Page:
The following table summarizes the final performance of runs that disable different subsets of the automatic module cost balancing, mothership damage modifier, and map size curriculum. For the map size column, “curriculum” corresponds to the setup described in the methods, “randomization” does not gradually increase the maximum map size but still uses the same sampling scheme for the map size, and “fixed” trains directly on the map used for evaluations. All runs with fixed map size were performed with DeepCodeCraft@0494306. The experiment with “randomized” module cost corresponds to a feeble attempt at replacing the automatic module cost balancing with a simpler scheme described in Appendix F. One of the 8 runs for this experiment crashed and is excluded from the results.

Map SizeModule CostMothership DamageScore

When used in combination with any of the other randomizations, the mothership damage multiplier is not only redundant but actually decreases performance. The map size curriculum seems to be somewhat helpful, and the automatic module cost balancing provides a large increase in performance. The effect of the automatic module cost balancing on training diversity is very apparent when comparing the fraction of each drone type produced during training for typical runs with and without this ADR enabled:

Figure 5.5a. Fraction of each drone type produced during training for “Dainty Shape” (module cost ADR enabled) and “Kind Morning” (module cost ADR disabled).
Figure 5.5b. Comparison of baseline against runs without module cost ADR. Performance is comparable to baseline against weaker opponents, but much lower against “Graceful Frog 100M” which has found a unit composition that provides an effective counter to the unit composition adapted by policies trained without module cost ADR.

Shared Spatial Embeddings

In this experiment, there is no shared feedforward network for object positions. Instead, positions are included with the features of each object and processed separately by the feedforward network for each object type. The activation width of the per-object feedforward networks is increased from 64 to 128. The modified policy without shared spatial embeddings is implemented in DeepCodeCraft@7a9d92a.

Figure 5.6a. Performance comparison of run without shared spatial embeddings.
Figure 5.6b. Performance comparison of run without shared spatial embeddings, broken down by opponent.

Sparse Reward Function

In this experiment, the only nonzero reward received by agents is a one time reward of +2 when winning games.

Figure 5.7a. Performance comparison of run with sparse reward function.
Figure 5.7b. Performance comparison of run with sparse reward function, broken down by opponent.

Smaller Policy

In this experiment, the size of all activations of the neural network is reduced by 2x, resulting in a policy with 4x fewer parameters (249,203 total parameters).

Figure 5.8a. Performance comparison of run with smaller neural network.
Figure 5.8b. Performance comparison of run with smaller neural network, broken down by opponent.

This work was originally inspired by the OpenAI Five​ [1]​ project, which trained DoTA 2 agents capable of beating top professional players and also made use of several statically defined domain randomizations to encourage exploration. AlphaStar​ [2]​ achieved a similar feat for the game of StarCraft II while employing a number of additional techniques, including an initial imitation-learning phase, a league of multiple policies that allows for robustness against a variety of strategies, and attention-based network architecture components.​ [8,9]​ use similar techniques and additional innovations to train agents for the Honor of Kings game.​ [10]​ achieves human-level performance in Honor of Kings with only supervised learning.​ [11]​ describes a large-scale distributed-systems architecture for competitive self-play based multi-agent reinforcement learning which is available as open-source.​ [12]​ proposes a set of constrained StarCraft II micro scenarios as benchmarks for cooperative multi-agent RL.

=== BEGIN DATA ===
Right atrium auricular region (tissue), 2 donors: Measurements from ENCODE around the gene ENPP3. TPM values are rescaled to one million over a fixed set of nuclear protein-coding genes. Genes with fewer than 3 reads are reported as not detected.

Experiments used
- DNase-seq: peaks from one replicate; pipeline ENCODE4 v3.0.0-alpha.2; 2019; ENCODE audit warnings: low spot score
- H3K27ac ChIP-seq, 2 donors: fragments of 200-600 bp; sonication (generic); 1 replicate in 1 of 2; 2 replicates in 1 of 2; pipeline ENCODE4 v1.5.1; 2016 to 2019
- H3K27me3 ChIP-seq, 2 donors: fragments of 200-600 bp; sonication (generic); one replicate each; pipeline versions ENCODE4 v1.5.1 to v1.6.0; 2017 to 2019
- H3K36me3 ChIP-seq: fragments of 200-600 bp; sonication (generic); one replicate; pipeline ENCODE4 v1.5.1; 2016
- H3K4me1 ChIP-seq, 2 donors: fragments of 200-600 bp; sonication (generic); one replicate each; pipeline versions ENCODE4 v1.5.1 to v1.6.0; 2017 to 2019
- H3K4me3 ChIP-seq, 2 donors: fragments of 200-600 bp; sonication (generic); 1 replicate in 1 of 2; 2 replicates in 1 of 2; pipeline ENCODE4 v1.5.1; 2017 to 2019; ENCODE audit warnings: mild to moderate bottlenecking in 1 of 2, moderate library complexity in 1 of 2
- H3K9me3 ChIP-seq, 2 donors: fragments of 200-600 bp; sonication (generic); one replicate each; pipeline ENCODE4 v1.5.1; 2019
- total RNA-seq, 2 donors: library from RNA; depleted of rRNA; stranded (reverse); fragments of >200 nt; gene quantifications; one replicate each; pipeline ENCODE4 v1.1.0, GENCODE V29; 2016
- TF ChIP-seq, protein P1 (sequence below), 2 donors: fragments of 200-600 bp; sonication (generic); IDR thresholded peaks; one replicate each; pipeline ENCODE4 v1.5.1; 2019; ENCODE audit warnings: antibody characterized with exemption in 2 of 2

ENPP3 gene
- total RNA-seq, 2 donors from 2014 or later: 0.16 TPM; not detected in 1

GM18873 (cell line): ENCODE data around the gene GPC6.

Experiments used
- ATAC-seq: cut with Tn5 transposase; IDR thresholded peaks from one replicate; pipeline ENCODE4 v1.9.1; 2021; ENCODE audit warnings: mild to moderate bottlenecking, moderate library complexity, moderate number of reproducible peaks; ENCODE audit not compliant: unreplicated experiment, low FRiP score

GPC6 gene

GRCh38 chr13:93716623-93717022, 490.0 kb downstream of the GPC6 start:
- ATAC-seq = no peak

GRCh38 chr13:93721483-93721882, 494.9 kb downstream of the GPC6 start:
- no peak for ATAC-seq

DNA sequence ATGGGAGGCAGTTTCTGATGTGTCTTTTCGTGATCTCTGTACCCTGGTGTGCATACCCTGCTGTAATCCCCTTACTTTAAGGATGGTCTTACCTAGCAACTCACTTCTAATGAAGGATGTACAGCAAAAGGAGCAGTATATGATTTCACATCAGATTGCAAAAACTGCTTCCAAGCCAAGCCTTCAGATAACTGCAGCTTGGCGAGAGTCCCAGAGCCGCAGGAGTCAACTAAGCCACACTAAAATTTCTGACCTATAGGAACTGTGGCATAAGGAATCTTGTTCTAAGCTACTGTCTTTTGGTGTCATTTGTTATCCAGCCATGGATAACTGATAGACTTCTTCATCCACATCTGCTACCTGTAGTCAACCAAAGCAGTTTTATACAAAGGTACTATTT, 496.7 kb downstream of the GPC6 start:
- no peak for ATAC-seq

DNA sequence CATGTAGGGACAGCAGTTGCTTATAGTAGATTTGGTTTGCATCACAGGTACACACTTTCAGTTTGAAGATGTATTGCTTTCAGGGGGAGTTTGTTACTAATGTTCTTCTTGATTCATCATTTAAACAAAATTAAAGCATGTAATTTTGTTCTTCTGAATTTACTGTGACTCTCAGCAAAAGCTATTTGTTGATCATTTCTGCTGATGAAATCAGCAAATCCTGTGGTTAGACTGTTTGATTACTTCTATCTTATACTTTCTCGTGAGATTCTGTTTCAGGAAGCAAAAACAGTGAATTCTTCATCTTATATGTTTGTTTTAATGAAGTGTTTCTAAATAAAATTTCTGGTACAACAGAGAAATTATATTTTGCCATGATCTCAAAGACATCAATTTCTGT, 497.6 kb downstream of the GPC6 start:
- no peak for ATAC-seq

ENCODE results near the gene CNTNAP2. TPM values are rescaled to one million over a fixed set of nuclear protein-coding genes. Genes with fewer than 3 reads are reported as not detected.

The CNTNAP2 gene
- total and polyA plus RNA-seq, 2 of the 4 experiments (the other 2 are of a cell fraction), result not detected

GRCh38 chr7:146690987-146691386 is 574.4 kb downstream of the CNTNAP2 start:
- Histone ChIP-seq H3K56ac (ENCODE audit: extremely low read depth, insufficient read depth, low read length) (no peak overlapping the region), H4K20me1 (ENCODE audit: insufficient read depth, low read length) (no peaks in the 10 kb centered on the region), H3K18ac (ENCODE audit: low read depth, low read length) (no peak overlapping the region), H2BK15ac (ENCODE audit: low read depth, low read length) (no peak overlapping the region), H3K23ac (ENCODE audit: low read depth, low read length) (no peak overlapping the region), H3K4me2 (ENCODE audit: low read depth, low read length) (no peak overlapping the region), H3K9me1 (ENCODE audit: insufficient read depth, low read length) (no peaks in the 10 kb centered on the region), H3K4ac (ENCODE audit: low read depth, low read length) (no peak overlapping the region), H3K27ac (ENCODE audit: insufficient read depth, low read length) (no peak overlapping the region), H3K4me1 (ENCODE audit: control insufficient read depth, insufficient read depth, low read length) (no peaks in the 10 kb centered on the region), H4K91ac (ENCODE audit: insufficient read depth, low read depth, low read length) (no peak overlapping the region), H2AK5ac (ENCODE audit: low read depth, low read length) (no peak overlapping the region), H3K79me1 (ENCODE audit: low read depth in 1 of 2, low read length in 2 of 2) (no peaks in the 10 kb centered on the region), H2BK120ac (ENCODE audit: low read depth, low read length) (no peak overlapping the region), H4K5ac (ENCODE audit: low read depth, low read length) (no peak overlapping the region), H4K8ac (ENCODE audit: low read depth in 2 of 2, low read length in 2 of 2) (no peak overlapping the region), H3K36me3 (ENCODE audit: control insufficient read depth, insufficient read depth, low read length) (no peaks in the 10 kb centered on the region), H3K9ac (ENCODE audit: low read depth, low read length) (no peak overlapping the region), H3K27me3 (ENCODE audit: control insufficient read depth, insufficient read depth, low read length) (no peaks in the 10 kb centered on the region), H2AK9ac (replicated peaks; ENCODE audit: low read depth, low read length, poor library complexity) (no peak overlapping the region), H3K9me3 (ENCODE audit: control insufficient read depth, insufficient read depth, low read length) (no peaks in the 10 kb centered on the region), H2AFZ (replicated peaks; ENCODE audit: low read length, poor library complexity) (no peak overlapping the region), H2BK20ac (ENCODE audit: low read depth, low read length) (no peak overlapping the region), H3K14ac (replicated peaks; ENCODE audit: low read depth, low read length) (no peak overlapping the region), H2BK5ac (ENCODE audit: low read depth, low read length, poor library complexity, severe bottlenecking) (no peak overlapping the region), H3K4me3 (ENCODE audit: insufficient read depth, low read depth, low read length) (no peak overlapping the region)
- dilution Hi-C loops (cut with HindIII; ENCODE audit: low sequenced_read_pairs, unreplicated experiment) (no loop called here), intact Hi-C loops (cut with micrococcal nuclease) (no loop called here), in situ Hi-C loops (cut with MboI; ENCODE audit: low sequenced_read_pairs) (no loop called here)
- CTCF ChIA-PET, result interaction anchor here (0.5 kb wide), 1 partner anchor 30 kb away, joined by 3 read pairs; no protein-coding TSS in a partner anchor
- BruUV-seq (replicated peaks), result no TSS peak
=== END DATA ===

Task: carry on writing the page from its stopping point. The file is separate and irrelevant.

​[13]​ employs automatic domain randomization to achieve sim2real transfer by training on a growing volume of increasingly randomized physical simulations. ​[14]​ randomizes the payoff matrix in multi-agent games to make it possible to find policies that are capable of reciprocity and team formation. The approach taken is very similar to the one in this work in that it broadens the training distribution to be strictly more general than the target task, and policies are conditioned on a noisy version of the sampled ADR parameters and the uncertainty in the payoff matrix. ​[15]​ and ​[16]​ train multiple agents in adversarial setups to automatically generate a curriculum of increasingly difficult but still solvable tasks. ​[17]​ trains ViZDoom agents with an adaptive curriculum that shifts the distribution of levels in response to the performance of the agent. ​[18]​ trains Pommerman agents on a curriculum of increasingly difficult scripted opponents.

The application of transformer-based network architectures to spatial data has been studied in many previous works. ​[19]​ learns simulators for quantum mechanics, physical chemistry, and biochemistry with an architecture that is very similar to the object embedding and attention layer presented here. The main differences are that it stacks multiple layers of full self-attention between all objects, uses additive rather than scaled dot-product attention, and does not allow objects to attend to themselves. The graph neural network in​ [20]​ allows for multi-step local effect propagation and uses hierarchical propagation to efficiently capture interactions between more distant objects. ​[21]​ and ​[22]​ propose architectures for spatio-temporal modeling that attend to all objects and all previous timesteps.